Crusoe’s Island

Andrew Lambert

The fascinating history of an island that has haunted our imagination and culture.

Date Published
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From an acclaimed naval historian, Crusoe’s Island charts the curious relationship between the British and an island on the other side of the world: Robinson Crusoe, in the South Pacific.

Critic Reviews

[An] intriguing, wide-ranging book...[Lambert's] narrative of Juan Fernandez's history takes in privateers in search of Spanish gold, scurvy ridden sailors recovering their health in a Pacific Eden, a penal colony nearly wiped out by earthquake and tsunami, and German and British warships exchanging fire during the First World War ... [Crusoe's Island] show[s] why this tiny speck in the Pacific has played a larger role on the world's stage than its size seems to warrant.

Sunday Times
Critic Reviews

Engaging ... Lambert traces the development of the seesaw relationship between Britain and [the Juan Fernandez archipelago] ... As the EU totters and our union falters, Lambert's enquiry begins to feel less like a foray into the past and more like an urgent investigation into that strange blend of qualities that bound Britain together in the first place.

Literary Review
Critic Reviews

Excellent ... [Lambert] takes the reader on a steady voyage, from the moment the uninhabited islands emerged from the gloom of geographical ignorance after the Spaniard Fernandez discovered them in the 16th century. The tales involves piracy, the South Sea Bubble, fish 'so plentiful that in less than one hour's time two men caught enough for our whole company', whaling, sealing, shifts in imperial ambition following Britain's loss of America, evolving global trade patterns and the fashion for oceanic travel books. Crusoe's Island is a serious work that will remain the standard history for some time.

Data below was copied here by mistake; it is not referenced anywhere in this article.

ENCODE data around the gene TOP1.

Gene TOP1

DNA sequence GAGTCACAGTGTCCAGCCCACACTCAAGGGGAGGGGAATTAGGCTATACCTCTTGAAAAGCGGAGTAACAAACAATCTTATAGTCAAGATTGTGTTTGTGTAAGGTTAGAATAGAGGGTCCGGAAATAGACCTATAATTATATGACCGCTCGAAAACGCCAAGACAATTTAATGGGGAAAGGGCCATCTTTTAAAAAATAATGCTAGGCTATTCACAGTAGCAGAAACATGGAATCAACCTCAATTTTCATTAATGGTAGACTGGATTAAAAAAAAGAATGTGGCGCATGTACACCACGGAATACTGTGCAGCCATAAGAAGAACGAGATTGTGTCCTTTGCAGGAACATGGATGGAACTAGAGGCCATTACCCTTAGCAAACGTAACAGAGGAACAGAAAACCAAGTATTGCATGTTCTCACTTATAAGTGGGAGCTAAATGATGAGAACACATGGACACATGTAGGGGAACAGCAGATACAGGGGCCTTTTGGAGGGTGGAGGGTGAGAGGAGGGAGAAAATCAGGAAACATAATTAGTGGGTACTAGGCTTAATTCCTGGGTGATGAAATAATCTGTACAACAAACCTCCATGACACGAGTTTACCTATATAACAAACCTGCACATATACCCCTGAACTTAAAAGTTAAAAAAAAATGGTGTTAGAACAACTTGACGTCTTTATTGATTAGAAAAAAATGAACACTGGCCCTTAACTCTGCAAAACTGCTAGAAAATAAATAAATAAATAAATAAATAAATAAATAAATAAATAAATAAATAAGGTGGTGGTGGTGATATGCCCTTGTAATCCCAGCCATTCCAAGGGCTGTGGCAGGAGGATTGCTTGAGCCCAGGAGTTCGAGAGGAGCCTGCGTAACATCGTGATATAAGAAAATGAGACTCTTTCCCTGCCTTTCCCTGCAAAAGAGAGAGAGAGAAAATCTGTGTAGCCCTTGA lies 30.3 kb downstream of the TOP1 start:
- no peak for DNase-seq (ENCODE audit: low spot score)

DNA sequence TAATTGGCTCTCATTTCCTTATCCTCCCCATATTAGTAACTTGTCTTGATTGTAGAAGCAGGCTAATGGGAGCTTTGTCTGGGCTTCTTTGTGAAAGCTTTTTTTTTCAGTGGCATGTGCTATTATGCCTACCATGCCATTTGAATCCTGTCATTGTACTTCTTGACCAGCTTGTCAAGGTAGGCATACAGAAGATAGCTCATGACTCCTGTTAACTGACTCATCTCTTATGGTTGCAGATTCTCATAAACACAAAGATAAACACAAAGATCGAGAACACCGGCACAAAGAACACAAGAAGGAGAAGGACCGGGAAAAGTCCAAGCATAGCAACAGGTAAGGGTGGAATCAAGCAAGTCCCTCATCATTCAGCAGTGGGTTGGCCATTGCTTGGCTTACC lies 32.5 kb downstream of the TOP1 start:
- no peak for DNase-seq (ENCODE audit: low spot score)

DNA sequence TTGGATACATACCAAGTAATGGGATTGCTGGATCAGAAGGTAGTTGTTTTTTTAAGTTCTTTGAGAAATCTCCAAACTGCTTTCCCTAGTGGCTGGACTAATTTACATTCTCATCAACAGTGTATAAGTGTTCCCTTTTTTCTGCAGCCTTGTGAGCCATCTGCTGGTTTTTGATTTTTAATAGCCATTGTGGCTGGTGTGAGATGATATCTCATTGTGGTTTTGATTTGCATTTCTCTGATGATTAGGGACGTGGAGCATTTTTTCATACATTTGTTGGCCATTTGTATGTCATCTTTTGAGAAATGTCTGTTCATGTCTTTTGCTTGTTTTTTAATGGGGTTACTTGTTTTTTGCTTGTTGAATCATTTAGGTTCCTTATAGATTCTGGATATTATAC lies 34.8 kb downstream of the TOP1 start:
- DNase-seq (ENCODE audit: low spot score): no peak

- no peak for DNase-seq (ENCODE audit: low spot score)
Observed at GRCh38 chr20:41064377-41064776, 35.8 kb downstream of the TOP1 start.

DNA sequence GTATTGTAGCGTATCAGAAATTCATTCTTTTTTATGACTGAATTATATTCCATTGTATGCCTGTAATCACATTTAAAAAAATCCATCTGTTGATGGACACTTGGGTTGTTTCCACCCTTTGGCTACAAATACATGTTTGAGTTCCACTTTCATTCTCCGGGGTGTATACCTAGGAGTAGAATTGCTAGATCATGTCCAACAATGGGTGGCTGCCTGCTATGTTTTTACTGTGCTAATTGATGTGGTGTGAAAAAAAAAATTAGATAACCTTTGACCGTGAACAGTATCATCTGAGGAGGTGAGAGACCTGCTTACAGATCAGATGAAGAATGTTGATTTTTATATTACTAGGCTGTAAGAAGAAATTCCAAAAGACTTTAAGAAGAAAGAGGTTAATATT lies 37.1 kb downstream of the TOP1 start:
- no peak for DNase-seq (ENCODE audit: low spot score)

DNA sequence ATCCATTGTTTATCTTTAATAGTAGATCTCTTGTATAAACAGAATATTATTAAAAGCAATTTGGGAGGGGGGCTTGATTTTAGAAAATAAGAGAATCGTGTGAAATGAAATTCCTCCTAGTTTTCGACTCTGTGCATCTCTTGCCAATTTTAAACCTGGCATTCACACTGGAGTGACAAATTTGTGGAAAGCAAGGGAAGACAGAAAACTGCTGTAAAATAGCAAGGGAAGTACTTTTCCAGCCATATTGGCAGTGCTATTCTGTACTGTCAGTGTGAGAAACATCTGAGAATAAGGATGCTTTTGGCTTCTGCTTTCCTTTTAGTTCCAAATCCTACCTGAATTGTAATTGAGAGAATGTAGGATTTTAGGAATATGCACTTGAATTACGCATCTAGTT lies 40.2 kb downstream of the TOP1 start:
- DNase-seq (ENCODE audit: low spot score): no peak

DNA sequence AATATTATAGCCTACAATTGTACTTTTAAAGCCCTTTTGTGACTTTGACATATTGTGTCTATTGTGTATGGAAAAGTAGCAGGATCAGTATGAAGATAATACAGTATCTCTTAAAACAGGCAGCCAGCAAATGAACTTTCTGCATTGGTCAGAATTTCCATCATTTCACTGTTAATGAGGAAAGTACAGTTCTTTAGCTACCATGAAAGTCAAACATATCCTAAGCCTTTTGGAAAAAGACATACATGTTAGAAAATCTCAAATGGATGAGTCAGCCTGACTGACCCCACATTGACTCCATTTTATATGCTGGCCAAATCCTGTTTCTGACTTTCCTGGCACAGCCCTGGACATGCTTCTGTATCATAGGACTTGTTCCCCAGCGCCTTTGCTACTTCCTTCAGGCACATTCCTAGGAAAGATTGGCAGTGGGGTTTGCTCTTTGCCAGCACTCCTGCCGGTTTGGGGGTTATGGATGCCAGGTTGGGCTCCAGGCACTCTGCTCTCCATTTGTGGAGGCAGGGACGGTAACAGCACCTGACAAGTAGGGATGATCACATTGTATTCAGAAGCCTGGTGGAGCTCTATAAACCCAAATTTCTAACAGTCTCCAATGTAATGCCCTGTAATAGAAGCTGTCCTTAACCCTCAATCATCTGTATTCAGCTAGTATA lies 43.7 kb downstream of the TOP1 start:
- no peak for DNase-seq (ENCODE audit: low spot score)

Critic Reviews

Interesting ... [Lambert's] credentials as a naval historian are solid.

Critic Reviews

[A] thought-provoking book about how a real place became an imagined place.

Critic Reviews

In Crusoe's Island, naval historian Andrew Lambert traces the history of island castaways and the rich cultural history that their experiences have inspired ... In this imaginative book, Lambert uses the history of one small group of Pacific islands to illustrate England's and Britain's break with a narrow European sense of identity as it turned into a global power, and demonstrates the role that literature played in this transition ... a brilliant achievement that demonstrates Lambert's vast knowledge of maritime history.

Times Higher Education Supplement

Andrew Lambert is Laughton Professor of Naval History at King’s College London. His books include Nelson: Britannia’s God of War, Admirals: The Naval Commanders Who Made Britain Great, Franklin: Tragic Hero of Polar Navigation, The Challenge: Britain Against America in the Naval War of 1812, for which he was awarded the Anderson Medal, and The Crimean War: British Grand Strategy…

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